Sinking of the SS Norge

SS Norge was a Danish passenger liner sailing from Copenhagen, Oslo and Kristiansand to New York, mainly with emigrants, which sank off Rockall in 1904 in the biggest civilian maritime disaster in the Atlantic Ocean up to that time.

She was built in 1881 by Alex Stephen & Sons Ltd of Linthouse, Glasgow, for the Belgian company Theodore C. Engels & Co of Antwerp; her original name was Pieter de Coninck. The ship was 3,359 GRT and 3,700 metric tons deadweight (DWT), and the 1,400-horsepower (1.0 MW) engine gave a speed of 10 knots (19 km/h; 12 mph). She could carry a maximum of 800 passengers.

In 1889 she was sold to A/S Dampskibs-selskabet Thingvalla of Denmark (later to be the Skandinavien-Amerika Linien or Scandinavian-America Line) and renamed Norge.

On 28 June 1904 Norge ran aground close to Rockall, on St Helen's Reef. According to Sebak's comprehensive account, the final death toll was 635, among them 225 Norwegians. The 160 survivors spent up to eight days in open lifeboats before rescue.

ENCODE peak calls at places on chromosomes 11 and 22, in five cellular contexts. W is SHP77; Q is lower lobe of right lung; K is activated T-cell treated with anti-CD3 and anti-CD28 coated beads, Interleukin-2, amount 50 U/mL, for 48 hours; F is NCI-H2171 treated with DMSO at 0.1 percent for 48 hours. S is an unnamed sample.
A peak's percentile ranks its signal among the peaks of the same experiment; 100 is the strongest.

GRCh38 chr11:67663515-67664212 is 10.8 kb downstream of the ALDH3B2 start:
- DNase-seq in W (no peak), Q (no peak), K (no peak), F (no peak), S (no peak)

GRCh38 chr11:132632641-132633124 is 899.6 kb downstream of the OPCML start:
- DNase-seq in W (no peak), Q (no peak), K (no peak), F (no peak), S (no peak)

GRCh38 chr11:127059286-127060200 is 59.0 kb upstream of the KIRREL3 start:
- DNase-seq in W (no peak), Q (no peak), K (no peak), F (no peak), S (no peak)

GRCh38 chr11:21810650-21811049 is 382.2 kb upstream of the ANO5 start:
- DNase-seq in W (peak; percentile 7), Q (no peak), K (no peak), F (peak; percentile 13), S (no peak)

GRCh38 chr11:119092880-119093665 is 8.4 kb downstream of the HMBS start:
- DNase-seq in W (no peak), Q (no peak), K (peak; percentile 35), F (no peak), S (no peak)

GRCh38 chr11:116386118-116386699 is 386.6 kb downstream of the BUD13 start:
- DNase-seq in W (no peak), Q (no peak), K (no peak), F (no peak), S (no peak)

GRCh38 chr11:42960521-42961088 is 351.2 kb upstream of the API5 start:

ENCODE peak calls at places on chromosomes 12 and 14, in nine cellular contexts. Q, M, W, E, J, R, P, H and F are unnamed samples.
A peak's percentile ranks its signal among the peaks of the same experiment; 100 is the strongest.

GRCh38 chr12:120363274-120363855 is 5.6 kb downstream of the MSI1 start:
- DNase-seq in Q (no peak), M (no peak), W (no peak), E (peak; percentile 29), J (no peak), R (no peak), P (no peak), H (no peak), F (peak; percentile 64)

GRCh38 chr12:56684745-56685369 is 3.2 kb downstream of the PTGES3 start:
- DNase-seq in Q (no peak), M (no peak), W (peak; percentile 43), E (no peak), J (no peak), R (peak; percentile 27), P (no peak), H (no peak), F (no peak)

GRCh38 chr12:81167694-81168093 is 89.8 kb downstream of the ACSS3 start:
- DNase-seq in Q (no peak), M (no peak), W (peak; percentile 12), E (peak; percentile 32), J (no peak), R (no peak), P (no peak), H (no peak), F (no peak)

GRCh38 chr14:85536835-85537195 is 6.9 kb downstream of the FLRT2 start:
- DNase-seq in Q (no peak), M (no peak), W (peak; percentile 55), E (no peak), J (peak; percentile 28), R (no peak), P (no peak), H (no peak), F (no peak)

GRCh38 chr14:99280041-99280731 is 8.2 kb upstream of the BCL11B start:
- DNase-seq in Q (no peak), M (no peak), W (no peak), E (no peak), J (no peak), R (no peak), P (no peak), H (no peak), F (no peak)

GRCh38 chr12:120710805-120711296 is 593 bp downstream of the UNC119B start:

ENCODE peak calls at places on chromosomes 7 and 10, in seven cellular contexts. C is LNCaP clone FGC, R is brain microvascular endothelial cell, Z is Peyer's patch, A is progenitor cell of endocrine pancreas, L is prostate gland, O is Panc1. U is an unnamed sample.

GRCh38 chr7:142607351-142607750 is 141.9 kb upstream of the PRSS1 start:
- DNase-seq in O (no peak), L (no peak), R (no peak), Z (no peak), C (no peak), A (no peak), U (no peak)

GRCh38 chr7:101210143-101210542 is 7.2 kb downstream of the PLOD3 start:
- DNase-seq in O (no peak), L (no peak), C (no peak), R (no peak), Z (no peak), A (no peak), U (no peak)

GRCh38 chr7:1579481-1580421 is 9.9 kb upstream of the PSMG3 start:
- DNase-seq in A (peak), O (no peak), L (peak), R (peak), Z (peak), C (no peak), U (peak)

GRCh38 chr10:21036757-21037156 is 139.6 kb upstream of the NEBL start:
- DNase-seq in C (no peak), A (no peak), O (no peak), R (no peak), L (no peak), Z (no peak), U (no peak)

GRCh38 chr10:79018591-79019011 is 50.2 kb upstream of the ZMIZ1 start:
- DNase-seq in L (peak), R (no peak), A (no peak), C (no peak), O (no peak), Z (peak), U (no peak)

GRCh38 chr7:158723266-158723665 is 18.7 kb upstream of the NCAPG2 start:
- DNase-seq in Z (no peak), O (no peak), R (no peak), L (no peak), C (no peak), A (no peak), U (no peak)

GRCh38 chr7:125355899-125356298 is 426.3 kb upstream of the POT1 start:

Mr Nelson told the Grimsby News of July, 1904: “I was lying in my bunk waiting for breakfast. I had previously got up and washed. We heard a slight bump followed directly by another bump. I rushed on deck and saw at once that something serious had happened.”

He rushed to get in one of the lifeboats which managed to get clear of the ship.

“We saw two of the other boats capsize due to heavy weather and because no one could navigate them. The captain was on the bridge and appeared to be keeping a cool head. He had backed her off the rock and you could see her going down.

“She filled so fast that in ten minutes after striking the reef the deck of the ship was level with the sea and in another ten minutes the stern was completely under water. It was a terrible sight to see the struggling passengers and to hear their distressing cries. The sea at that time was one mass of struggling folk, men, women and children gasping and choking in the water.”